3.2 Reparations – Apology

As stated above, this report understands this aspect of reparations, detailed in the Bringing Them Home Report, as an apology to acknowledge the past wrongs done to Stolen Generations. The Steering Committee has considered the below consultation data and makes the following recommendations to ensure formal recognition of the Stolen Generations experience is included within Victorian Reparations.

To provide meaning and authenticity to a financial reparations payment it is recommended that a personal apology be made to Stolen Generations alongside the payment. The Stolen Generations Reparations survey indicates 25 of 63 participants who identified as Stolen Generations would benefit from a letter of apology and 14 out of 63 participants would benefit from a verbal apology.

Recommendation 8

The Steering Committee recommends that Stolen Generations receive a personal Victorian Government apology as part of the Reparations package.

To fulfill this recommendation, it is recommended that the apology be provided as an option of a personal letter of apology, a personal face to face apology with a senior member of Government, or no apology at all as requested by the applicant.

It may also be considered that if a non-government church or charity agency was involved in the removal of the applicant the apology be shared by the current body representing the relevant non-government agency.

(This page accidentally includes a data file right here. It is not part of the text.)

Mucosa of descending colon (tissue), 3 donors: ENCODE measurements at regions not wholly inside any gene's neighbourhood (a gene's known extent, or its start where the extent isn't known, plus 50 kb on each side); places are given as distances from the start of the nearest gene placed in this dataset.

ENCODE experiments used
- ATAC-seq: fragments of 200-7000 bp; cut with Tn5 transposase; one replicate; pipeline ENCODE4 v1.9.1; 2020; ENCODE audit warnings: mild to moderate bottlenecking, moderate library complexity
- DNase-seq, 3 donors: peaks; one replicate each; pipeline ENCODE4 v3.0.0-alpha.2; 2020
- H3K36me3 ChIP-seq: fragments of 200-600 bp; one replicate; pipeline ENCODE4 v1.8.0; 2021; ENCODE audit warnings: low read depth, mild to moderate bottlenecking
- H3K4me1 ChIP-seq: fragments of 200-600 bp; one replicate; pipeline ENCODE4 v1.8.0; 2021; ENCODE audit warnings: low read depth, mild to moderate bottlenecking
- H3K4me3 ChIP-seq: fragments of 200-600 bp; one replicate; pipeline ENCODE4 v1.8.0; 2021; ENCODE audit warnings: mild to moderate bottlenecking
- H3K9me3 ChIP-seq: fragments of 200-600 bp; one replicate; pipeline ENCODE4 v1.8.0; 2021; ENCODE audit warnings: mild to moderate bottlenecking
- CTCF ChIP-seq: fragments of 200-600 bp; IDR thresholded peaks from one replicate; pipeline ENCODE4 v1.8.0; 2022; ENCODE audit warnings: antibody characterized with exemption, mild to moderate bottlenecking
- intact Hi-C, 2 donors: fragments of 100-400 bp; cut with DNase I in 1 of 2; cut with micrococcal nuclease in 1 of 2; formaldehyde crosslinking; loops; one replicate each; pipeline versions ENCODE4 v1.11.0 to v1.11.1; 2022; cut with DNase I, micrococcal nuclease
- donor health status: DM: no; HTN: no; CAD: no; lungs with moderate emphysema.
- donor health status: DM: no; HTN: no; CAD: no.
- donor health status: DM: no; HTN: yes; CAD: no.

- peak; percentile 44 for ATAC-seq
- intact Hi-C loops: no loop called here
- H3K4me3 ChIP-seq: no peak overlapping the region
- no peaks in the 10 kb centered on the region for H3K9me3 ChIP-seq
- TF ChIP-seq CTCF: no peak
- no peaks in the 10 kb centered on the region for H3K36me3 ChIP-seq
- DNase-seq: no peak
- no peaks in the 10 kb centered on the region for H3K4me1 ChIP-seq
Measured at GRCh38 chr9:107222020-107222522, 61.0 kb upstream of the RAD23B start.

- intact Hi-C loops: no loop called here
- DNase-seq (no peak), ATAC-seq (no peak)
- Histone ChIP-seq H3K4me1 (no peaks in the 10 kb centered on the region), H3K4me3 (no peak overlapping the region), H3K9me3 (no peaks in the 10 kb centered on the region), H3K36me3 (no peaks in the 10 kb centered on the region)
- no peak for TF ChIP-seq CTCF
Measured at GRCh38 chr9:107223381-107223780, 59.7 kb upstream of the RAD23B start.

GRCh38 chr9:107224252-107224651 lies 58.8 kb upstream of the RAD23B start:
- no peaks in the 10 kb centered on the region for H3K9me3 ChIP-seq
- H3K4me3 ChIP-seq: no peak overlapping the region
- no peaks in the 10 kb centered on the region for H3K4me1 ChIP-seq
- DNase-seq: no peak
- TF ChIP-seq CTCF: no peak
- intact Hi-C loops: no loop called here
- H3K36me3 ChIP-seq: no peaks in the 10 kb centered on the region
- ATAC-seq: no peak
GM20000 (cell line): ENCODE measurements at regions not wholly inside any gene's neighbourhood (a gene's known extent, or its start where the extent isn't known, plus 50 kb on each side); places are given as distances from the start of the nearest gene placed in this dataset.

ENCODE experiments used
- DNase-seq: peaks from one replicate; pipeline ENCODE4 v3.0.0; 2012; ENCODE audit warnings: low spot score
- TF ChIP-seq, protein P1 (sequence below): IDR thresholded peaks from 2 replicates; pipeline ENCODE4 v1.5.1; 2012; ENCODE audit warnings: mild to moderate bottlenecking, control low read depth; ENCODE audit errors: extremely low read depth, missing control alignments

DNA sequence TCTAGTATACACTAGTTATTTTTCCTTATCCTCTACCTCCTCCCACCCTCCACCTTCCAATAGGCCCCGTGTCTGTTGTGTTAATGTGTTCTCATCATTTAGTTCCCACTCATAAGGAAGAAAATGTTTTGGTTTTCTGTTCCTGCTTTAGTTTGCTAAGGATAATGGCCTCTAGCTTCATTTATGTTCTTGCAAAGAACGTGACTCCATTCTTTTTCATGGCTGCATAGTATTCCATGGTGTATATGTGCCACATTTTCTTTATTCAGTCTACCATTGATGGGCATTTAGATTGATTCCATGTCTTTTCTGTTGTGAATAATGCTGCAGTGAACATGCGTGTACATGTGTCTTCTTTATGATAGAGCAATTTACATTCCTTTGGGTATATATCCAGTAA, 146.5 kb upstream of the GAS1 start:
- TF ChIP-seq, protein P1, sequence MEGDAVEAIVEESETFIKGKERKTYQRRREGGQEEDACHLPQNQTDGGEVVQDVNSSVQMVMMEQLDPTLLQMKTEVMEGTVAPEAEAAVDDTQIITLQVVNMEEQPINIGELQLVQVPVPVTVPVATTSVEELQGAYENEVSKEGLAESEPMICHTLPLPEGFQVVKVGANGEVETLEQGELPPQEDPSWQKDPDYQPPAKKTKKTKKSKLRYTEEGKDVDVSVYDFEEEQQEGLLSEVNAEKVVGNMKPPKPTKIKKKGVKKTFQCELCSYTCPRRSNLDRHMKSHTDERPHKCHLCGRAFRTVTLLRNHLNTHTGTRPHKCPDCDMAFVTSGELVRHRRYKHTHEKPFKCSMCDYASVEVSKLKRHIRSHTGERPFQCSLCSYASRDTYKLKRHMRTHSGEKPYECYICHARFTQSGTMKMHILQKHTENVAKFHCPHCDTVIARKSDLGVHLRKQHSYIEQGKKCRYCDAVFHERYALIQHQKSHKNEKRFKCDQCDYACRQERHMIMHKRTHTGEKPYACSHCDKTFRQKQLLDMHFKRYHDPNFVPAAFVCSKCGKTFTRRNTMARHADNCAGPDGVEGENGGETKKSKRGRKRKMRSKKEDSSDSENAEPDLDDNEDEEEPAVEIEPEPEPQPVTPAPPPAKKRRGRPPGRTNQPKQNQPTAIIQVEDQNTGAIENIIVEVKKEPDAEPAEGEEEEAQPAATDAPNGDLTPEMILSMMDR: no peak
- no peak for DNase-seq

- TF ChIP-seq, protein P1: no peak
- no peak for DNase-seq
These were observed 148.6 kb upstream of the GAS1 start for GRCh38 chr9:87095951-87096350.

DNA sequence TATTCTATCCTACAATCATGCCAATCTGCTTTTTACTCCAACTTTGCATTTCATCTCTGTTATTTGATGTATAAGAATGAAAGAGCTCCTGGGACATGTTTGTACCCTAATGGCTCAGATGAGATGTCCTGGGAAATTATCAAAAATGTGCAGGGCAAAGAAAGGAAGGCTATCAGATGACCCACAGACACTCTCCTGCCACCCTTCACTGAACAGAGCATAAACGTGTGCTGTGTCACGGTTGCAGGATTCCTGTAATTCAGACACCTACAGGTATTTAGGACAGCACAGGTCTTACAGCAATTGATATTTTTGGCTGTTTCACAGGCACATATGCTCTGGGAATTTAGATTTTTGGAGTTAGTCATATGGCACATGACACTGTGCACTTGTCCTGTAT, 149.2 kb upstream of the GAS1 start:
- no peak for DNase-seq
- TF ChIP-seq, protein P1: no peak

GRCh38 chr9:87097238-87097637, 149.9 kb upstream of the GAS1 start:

In addition, the Steering Committee make the following recommendation with relation to an apology to Stolen Generations.

Recommendation 9

The Steering Committee recommends that Victoria Police make a formal apology for their role in the separation of Stolen Generations children.

As noted in 2.3 Victorian Responses to the Bringing Them Home Report, Victoria Police are yet to make an apology to Stolen Generations as recommended in the Bringing Them Home Report. The Bringing Them Home Report states that between the 1950s and 1960s the Victorian Police had the legislative power to remove children under Victorian child protection legislation.188 Research found that of the 150 Aboriginal children in Victorian institutions between 1956 and 1957, ‘the great majority had been seized by the police and charged in the Children’s Court with being in need of care and protection’.189 Additionally, police attitudes were raised during consultations session with Stolen Generations about Reparations. 33 out of 94 respondents of the Stolen Generations Reparations survey indicated that police were involved in their own or their families separation from family.

End notes

188 Human Rights and Equal Opportunity Commission, 1997, Bringing Them Home Report

189 Human Rights and Equal Opportunity Commission, 1997, Bringing Them Home Report

190 Victoria Government, August 1996, Final Submission, Part 1, National Inquiry into the Separations of Aboriginal Children and Torres Strait Islander Children from their families